Your doctor can describe your treatment choices and the expected results. Most women have surgery and chemotherapy. Rarely, radiation therapy is used.
Cancer treatment can affect cancer cells in the pelvis, in the abdomen, or throughout the body:
- Local therapy Surgery and radiation therapy are local therapies. They remove or destroy ovarian cancer in the pelvis. When ovarian cancer has spread to other parts of the body, local therapy may be used to control the disease in those specific areas.
- Intraperitoneal chemotherapy Chemotherapy can be given directly into the abdomen and pelvis through a thin tube. The drugs destroy or control cancer in the abdomen and pelvis.
- Systemic chemotherapy When chemotherapy is taken by mouth or injected into a vein, the drugs enter the bloodstream and destroy or control cancer throughout the body.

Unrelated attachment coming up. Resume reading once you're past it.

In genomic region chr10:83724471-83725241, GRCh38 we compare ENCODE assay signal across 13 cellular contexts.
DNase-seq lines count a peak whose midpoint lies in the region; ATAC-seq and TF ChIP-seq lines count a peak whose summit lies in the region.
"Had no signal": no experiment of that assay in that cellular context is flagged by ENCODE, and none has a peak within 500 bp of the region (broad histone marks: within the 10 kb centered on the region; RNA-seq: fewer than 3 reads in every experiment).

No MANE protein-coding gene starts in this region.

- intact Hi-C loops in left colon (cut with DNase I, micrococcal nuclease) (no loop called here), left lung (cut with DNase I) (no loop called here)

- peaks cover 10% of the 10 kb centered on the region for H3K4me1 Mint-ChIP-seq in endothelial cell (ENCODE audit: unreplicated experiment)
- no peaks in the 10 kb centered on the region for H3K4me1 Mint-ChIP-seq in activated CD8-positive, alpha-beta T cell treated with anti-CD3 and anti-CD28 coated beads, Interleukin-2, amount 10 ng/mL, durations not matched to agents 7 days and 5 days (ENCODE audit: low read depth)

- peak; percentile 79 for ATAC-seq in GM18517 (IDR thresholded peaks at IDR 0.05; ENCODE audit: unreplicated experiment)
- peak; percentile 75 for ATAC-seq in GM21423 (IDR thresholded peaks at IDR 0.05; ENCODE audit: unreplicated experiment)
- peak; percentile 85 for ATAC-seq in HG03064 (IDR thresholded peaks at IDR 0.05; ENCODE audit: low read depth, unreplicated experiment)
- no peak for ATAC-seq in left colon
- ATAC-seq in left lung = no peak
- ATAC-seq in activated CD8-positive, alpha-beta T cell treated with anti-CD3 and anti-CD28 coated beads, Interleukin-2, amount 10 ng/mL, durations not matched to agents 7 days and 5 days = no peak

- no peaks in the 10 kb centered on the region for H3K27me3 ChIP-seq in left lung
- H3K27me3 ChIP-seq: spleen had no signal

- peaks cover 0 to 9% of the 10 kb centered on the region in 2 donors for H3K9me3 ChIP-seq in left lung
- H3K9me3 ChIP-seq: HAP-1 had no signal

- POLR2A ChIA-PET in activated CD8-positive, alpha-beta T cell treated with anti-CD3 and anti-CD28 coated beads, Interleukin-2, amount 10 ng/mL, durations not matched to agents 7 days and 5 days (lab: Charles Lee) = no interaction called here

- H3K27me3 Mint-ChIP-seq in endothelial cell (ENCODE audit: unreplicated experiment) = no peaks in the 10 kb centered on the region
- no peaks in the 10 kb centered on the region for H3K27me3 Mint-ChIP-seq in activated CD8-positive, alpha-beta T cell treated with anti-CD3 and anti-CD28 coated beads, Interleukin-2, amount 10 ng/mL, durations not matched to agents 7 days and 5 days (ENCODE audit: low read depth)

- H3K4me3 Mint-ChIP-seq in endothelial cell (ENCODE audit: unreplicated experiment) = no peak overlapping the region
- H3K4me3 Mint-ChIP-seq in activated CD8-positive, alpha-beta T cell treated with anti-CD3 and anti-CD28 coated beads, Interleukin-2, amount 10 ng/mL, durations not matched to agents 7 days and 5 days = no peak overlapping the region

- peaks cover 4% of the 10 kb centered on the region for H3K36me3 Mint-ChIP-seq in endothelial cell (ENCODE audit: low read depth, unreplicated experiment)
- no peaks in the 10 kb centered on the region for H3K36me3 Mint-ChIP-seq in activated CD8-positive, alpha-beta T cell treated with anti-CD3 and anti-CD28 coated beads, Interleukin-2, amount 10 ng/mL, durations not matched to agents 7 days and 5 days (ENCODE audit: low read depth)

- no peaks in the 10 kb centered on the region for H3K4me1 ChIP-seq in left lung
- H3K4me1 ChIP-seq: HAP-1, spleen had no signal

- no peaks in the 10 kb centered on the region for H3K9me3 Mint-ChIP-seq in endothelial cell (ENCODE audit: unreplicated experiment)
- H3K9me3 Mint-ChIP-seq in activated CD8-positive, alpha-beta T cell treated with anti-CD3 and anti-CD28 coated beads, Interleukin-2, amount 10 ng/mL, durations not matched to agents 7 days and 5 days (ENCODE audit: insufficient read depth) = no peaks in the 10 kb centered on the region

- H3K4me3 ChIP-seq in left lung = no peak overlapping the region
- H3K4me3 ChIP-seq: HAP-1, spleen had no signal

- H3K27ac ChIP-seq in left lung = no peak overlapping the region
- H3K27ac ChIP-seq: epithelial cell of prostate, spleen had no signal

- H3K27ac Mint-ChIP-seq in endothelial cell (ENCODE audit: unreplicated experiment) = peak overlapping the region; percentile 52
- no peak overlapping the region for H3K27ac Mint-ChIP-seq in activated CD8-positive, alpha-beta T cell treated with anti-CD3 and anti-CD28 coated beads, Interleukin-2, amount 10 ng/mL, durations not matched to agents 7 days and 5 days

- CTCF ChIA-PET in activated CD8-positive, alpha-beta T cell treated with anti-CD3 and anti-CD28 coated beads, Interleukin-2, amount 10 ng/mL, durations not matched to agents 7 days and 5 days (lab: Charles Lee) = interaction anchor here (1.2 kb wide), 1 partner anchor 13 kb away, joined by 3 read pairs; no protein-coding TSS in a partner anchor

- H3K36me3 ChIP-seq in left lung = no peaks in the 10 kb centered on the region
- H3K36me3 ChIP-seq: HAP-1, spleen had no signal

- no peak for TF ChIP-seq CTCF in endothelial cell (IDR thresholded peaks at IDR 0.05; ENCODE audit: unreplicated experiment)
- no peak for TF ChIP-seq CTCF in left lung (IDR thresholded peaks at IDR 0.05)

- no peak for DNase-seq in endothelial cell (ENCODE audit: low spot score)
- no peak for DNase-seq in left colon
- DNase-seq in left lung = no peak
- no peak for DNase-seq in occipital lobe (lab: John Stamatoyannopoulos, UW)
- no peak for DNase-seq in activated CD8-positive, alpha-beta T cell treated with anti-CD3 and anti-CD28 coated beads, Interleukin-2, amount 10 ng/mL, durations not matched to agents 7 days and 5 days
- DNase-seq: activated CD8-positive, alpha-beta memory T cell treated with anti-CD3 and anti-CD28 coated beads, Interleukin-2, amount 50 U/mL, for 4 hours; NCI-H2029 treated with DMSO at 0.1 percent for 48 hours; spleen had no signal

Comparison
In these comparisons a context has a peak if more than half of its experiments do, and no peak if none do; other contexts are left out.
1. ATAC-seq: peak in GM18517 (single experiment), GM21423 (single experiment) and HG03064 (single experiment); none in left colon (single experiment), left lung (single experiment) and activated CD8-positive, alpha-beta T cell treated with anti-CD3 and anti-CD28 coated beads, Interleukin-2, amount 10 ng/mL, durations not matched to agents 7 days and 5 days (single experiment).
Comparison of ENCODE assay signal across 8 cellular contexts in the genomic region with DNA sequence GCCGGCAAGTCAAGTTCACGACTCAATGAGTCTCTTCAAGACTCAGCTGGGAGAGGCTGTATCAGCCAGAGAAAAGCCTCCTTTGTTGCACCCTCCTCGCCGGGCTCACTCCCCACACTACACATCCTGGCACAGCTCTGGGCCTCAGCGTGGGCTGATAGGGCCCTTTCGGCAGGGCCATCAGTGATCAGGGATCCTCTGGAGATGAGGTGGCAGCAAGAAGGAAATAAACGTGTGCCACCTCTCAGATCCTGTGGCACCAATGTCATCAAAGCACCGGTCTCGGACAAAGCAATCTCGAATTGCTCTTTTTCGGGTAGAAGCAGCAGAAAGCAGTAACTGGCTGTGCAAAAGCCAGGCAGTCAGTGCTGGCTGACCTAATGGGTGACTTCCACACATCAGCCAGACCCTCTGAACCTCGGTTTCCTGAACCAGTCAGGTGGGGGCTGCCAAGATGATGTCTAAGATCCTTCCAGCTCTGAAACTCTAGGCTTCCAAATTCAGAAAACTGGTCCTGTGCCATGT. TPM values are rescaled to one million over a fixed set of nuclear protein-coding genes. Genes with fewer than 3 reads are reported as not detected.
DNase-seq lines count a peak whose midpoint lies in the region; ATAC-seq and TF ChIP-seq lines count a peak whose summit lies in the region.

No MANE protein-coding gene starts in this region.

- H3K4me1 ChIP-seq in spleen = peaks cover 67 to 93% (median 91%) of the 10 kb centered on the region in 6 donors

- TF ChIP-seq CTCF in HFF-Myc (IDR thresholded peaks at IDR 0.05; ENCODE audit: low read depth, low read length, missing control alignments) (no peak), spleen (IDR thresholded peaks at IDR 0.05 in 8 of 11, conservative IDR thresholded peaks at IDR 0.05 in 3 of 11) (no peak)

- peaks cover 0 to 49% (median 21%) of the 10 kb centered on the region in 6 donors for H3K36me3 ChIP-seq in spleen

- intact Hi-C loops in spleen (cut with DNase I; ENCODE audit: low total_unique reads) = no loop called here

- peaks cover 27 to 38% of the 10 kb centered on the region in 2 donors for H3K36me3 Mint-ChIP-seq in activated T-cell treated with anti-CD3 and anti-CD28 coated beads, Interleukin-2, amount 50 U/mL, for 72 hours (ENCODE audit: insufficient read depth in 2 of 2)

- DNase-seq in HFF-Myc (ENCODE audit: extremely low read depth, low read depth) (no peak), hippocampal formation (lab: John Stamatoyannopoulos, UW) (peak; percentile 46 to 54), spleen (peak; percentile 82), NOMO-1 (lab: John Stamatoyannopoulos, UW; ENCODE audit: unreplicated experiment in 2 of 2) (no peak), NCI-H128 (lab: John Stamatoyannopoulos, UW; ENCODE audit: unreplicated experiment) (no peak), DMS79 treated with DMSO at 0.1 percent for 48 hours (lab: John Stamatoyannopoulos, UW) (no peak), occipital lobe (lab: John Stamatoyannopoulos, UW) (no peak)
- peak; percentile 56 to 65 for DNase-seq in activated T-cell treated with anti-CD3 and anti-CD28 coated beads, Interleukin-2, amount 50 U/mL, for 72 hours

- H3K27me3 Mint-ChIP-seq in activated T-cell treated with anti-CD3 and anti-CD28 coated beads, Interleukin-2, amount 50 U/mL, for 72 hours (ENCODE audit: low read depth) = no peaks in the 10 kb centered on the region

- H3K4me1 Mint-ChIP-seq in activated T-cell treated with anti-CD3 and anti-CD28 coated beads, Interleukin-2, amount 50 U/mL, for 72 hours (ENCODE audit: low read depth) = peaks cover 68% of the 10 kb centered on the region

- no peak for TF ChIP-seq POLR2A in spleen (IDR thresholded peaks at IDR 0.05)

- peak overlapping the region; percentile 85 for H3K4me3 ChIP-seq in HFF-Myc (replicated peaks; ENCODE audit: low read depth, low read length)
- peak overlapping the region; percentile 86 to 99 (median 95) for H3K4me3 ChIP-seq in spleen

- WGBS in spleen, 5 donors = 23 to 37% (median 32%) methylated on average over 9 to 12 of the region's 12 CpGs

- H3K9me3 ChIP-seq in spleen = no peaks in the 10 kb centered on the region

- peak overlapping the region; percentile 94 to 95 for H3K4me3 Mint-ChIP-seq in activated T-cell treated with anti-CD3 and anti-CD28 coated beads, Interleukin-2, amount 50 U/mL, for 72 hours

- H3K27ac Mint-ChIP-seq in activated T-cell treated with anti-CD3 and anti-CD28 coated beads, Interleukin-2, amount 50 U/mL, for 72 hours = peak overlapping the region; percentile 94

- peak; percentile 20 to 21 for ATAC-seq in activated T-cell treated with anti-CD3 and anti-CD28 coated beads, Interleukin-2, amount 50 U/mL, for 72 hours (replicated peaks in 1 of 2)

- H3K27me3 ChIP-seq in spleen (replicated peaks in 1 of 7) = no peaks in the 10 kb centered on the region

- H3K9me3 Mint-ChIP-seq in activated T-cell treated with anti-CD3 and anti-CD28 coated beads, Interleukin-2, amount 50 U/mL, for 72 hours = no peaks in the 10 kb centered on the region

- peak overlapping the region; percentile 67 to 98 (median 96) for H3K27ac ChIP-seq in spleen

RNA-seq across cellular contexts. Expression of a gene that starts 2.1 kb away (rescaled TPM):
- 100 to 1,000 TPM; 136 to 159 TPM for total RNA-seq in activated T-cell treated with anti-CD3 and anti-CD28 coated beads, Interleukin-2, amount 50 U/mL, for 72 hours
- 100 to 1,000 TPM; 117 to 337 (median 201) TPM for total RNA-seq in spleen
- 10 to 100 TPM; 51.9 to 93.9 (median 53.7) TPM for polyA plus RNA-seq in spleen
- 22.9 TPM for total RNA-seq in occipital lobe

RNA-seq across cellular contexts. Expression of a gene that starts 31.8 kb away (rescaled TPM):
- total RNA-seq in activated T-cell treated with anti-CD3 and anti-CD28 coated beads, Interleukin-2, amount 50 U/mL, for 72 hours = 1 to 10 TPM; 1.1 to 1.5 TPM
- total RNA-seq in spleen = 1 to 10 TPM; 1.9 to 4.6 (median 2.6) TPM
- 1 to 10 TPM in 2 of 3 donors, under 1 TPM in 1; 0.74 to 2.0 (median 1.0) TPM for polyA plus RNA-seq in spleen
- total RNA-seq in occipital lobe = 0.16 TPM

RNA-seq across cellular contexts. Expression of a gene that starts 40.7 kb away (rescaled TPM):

You and your doctor can work together to develop a treatment plan that meets your medical and personal needs.
Because cancer treatments often damage healthy cells and tissues, side effects are common. Side effects depend mainly on the type and extent of the treatment. Side effects may not be the same for each woman, and they may change from one treatment session to the next. Before treatment starts, your health care team will explain possible side effects and suggest ways to help you manage them.
You may want to talk to your doctor about taking part in a clinical trial, a research study of new treatment methods. Clinical trials are an important option for women with all stages of ovarian cancer.